Winter woes may forecast more business hardships

McALLEN — Although it will likely take until April for a firm grasp on how this week’s winter weather and associated outages affect local businesses financially, local experts predict the crisis will certainly be the latest in a string of economic hardships to pummel the business community over the last year.

McAllen Chamber of Commerce President Steve Ahlenius said retail sales numbers, which will likely provide some insight on what impact the weather had economically, should be available in six to eight weeks.

Even without the numbers, Ahlenius says it’s clear that restaurants and retailers will be impacted.

“I think everybody suffers in this,” he said. “Obviously, businesses when they lose their power they’re not open, they’re losing that opportunity to do business, so it has an impact.”

That impact is likely to be both psychological and financial, Ahlenius said.

On one hand, he said, a week’s worth of power outages are just the latest hurdle for business owners that have spent almost a year jumping hurdles.

Simply put, they’re fatigued.

“We’ve, I think as a society, absorbed a lot of blows because of the pandemic,” he said. “I think businesses have absorbed a lot of blows because of the pandemic, and now you add this on top of it. I get a sense from people that they’re getting stressed, that they’re getting to the end and getting stressed about what else can keep happening.”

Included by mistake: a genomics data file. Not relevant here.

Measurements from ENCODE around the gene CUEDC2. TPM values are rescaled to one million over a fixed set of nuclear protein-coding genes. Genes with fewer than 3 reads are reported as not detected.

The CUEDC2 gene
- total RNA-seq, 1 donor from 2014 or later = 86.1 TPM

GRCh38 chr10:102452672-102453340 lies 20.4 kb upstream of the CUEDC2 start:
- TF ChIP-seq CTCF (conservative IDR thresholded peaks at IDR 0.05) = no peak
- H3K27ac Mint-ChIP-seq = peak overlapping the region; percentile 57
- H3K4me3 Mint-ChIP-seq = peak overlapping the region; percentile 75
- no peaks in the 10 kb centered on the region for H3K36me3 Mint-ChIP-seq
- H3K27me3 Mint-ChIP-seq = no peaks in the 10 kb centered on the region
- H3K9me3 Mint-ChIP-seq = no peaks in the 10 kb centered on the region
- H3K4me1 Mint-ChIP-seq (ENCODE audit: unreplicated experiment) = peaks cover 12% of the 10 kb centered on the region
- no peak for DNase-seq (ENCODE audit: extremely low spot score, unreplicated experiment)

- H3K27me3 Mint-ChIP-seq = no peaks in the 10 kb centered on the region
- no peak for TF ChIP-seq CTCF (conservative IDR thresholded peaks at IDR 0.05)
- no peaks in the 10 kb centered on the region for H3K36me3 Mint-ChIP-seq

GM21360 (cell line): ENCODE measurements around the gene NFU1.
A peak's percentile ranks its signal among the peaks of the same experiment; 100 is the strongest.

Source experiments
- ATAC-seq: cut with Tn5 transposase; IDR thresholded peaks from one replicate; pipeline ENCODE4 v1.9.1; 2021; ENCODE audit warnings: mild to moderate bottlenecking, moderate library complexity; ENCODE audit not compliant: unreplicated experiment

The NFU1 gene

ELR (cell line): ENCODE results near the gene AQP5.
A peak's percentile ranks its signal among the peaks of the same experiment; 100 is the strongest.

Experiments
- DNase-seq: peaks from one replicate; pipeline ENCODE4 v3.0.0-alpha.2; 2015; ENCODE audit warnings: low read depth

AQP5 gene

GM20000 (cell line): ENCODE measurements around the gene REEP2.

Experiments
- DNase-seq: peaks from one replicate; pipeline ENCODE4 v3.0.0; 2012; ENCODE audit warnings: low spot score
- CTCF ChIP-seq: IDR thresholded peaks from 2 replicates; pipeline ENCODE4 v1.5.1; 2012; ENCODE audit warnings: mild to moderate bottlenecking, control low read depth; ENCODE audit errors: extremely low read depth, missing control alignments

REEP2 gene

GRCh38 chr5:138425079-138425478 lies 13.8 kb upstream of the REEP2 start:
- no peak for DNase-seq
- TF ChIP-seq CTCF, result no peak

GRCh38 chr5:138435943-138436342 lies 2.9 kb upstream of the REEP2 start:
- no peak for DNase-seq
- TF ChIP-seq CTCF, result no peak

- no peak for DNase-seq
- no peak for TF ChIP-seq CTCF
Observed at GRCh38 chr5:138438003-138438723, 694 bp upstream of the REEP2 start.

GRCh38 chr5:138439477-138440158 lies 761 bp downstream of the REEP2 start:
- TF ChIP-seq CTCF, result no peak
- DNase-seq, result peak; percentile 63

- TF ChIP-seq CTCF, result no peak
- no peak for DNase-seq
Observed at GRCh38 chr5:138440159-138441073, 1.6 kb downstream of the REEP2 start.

On the other hand, the weather robbed many businesses of a week’s worth of income, a loss made more significant by ongoing economic fallout from the pandemic.

Ahlenius said in McAllen airline boardings are down 55% and bridge crossings are down by 53%. There’s been a drop in retail sales, and even businesses who successfully converted to online models found that revenue stream damned up when their power went out Monday.

“It’s just one more thing that we’re gonna need to overcome,” Ahlenius said.

The longevity of the latest crisis is likely to compound both the psychological and financial repercussions from the storm, Ahlenius said.

Valley residents are conditioned for 24-48 hour shutdowns after hurricanes, he said, but they’re not used to shivering in the dark for a week.

And it has an impact that on top of COVID-19 and everything else we’ve gone through is just another one of those situations that we’re going to have to power through over the next four to six weeks.

“Obviously the longer it goes on the bigger ripple it makes in the economy,” he said.

Despite the latest challenges, Ahlenius said he’s optimistic about the area’s business future. Every vaccination is a step toward reviving the local economy, he said, and the latest McAllen chamber survey presented a positive forecast.

Nonetheless, the struggle in the business community continues — the way it has for just shy of a year now.

“I keep telling folks, just hang on, just hang on another three or four months, we’re gonna get to the end of this. More and more people are going to get vaccinated, we’re going to be able to get back together again and things will return to normal,” Ahlenius said. “But man, it just seems like it’s one gut punch after another that we’re dealing with.”